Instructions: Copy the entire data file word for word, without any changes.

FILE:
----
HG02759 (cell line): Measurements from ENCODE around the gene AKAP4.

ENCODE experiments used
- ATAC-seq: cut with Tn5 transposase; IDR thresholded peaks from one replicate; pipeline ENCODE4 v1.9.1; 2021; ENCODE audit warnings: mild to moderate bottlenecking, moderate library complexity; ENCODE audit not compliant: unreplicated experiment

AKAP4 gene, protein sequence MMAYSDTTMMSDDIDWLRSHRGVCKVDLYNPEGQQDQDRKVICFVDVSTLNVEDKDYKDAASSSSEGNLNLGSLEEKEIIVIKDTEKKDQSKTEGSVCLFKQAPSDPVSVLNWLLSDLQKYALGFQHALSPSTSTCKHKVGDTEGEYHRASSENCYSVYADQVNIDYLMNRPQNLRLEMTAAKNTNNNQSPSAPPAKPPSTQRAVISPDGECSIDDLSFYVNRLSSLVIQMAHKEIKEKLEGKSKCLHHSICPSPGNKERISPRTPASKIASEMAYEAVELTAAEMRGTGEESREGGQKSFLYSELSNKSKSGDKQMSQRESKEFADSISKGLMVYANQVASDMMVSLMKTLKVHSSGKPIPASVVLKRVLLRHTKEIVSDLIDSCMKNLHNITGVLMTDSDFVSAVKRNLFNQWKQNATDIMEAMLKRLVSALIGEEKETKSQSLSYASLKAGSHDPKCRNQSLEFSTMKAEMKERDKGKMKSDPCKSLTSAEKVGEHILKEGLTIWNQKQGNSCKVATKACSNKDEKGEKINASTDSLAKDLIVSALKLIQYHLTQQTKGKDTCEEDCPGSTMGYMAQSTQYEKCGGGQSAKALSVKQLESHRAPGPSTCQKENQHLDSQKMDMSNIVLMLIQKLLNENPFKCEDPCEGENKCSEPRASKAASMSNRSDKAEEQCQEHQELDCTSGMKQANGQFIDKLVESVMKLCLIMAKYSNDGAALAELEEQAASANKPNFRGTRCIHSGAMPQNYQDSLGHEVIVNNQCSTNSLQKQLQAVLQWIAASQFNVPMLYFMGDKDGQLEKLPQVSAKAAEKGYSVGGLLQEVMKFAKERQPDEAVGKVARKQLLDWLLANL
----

HG02759 (cell line): Measurements from ENCODE around the gene AKAP4.

ENCODE experiments used
- ATAC-seq: cut with Tn5 transposase; IDR thresholded peaks from one replicate; pipeline ENCODE4 v1.9.1; 2021; ENCODE audit warnings: mild to moderate bottlenecking, moderate library complexity; ENCODE audit not compliant: unreplicated experiment

AKAP4 gene, protein sequence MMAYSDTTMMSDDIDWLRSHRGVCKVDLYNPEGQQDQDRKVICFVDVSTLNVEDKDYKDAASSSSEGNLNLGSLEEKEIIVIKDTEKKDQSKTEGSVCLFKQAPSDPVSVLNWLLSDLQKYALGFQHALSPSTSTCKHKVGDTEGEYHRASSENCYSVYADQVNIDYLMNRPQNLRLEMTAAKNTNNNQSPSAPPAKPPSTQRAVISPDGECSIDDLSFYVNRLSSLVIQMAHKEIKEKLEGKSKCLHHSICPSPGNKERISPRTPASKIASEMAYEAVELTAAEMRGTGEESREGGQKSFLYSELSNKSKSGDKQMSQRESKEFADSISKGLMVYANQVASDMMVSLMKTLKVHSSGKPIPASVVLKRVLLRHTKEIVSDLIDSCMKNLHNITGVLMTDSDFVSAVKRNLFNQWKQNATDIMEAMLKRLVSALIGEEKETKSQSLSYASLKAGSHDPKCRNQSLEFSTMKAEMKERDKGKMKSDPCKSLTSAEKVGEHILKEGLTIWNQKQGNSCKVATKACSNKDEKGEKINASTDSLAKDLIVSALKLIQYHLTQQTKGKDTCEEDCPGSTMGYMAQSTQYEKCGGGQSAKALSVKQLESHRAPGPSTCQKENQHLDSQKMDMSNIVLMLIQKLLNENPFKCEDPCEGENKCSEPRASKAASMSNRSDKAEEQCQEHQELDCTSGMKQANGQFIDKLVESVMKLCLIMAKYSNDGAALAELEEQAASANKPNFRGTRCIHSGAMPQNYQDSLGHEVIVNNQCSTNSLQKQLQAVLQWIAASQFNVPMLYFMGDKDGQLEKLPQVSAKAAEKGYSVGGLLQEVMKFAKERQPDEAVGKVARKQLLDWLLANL